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how encryption keys being generated?


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#1 amichaipinto

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Posted 20 February 2018 - 05:59 AM

Hi All,

 

I'm a novice and was unable to understand the correct procedure in regards to how symmetric encryption algorithms (like DES/3DES/AES) generate the encryption key?

 

For example, DES has key size of 56 bits, AES has 128/192/256 bits,

 

When the end user need to use the encryption and select a key, the user select a short key (like password or passphrase), the user don't select manually a 128 bit keys, it must be something understandable for humans, especially if there is a need to provide it to the other party (as it is a symmetric encryption), and all the user need to know is the key,

 

is it correct to say that the encryption algorithm is using a hashing algorithm to convert the password or passphrase the user selected to the encryption key, which will be in the correct size required for the encryption?

 

If yes, what hash algorithm is used in DES and AES ?

 

Thanks in advance for your help



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#2 axe0

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Posted 25 February 2018 - 08:24 AM

Hi amichaipinto,

 

Welcome to BC.

 

 

No, the encryption algorithm is not using any hash algorithm to convert something. Hashes are not meant to be turned back into strings, using a hash algorithm within an encryption algorithm wouldn't be logical as you wouldn't be able to decrypt the string even with the right key.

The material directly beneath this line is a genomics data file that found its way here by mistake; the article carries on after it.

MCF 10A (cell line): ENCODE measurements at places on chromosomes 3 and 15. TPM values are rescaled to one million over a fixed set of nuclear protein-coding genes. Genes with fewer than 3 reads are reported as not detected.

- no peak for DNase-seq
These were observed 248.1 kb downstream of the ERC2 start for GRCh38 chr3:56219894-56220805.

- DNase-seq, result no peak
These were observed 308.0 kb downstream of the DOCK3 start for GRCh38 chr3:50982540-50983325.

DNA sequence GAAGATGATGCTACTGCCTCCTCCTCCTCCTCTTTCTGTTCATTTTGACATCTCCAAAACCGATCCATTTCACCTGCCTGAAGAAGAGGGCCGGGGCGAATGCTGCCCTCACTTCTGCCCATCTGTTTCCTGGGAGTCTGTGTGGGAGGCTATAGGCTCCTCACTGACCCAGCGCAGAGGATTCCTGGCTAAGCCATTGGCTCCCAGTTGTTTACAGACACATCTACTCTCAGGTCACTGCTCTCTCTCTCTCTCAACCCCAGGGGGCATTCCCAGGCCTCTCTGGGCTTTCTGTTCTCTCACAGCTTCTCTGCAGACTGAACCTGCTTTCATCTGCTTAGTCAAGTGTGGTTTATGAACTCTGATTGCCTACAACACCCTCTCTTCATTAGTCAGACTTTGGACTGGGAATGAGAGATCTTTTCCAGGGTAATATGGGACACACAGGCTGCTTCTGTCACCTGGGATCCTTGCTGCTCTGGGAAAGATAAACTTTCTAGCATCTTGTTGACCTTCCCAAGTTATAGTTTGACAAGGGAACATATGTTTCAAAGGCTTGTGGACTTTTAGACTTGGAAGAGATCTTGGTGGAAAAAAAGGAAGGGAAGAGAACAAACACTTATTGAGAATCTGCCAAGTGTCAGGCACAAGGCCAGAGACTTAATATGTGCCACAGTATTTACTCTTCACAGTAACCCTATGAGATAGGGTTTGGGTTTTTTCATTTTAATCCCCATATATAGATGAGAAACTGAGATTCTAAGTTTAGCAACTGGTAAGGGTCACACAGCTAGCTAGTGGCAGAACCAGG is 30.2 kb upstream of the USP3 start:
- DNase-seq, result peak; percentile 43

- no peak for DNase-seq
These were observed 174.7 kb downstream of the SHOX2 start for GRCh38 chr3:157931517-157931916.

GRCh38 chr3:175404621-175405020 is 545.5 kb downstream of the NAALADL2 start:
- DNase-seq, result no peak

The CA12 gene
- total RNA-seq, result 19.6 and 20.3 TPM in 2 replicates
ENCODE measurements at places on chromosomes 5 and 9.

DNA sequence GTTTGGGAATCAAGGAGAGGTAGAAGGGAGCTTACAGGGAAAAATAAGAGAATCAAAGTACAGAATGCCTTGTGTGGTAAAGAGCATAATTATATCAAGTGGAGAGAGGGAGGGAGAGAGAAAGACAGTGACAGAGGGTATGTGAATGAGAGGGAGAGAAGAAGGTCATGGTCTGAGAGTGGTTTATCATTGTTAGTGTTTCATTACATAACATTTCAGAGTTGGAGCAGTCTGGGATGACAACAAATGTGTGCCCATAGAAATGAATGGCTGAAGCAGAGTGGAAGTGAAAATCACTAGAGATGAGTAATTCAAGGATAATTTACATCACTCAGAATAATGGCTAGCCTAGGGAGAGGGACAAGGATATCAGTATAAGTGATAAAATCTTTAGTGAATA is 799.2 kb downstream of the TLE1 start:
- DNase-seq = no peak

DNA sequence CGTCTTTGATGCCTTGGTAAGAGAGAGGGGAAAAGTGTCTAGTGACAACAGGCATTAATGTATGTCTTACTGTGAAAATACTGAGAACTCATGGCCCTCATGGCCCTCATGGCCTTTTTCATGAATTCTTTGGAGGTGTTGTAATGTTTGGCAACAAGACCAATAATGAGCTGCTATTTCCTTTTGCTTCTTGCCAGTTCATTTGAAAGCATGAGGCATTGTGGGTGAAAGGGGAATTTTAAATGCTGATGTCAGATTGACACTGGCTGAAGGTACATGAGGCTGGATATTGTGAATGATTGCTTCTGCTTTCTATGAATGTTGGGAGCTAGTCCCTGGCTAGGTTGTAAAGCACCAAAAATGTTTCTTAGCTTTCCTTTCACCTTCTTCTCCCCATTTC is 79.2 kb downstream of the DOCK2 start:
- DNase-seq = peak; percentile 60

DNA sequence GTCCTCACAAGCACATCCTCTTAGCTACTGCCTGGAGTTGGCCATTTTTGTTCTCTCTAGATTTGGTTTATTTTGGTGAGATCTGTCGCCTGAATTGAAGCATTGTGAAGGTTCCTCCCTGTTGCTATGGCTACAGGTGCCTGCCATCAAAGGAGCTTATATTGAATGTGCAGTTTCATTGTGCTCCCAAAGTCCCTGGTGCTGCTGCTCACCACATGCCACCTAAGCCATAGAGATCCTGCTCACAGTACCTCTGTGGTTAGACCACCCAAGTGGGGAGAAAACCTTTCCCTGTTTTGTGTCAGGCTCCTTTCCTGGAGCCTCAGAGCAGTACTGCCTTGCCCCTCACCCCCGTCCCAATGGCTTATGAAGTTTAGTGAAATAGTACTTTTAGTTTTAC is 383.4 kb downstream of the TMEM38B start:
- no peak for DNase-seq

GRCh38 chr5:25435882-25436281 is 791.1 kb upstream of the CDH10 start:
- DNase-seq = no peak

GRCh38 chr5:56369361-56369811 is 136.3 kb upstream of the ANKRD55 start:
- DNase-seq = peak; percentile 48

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#3 gekas

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Posted 25 February 2018 - 03:44 PM

is it correct to say that the encryption algorithm is using a hashing algorithm to convert the password or passphrase the user selected to the encryption key, which will be in the correct size required for the encryption?

 

Well, it is not quite correct. You are absolutely right that hashing is used to convert a textual password to a fixed-size binary key. But that has nothing to do with encryption algorithms. Ciphers like DES and AES do not accept passwords; they accept fixed-size binary keys, which they don't need to hash. Preparing the key is the responsibility of the program that uses the cipher.



#4 Didier Stevens

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Posted 25 February 2018 - 06:25 PM

Simply put, there are 2 main methods used to generate a key for encryption:

 

1) using a key derivation function, that converts a password into a key: https://en.wikipedia.org/wiki/Key_derivation_function

2) generating a key with a cryptographic random number generator, and then protect with another algorithm, like public key crypto.


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#5 amichaipinto

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Posted 26 February 2018 - 03:11 AM

Thank you for your answers,

 

I'm unable to understand what is the difference between a key derivation function and a hash function,

 

Why hashing can't be used as a key derivation function?

If both parties know the input, both parties can use a hash function to convert the input to the same cryptographic key (and the cryptographic key will perform the encryption/decryption),

 

Can someone please elaborate what is the difference ?

 

Thanks,



#6 Didier Stevens

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Posted 26 February 2018 - 11:32 AM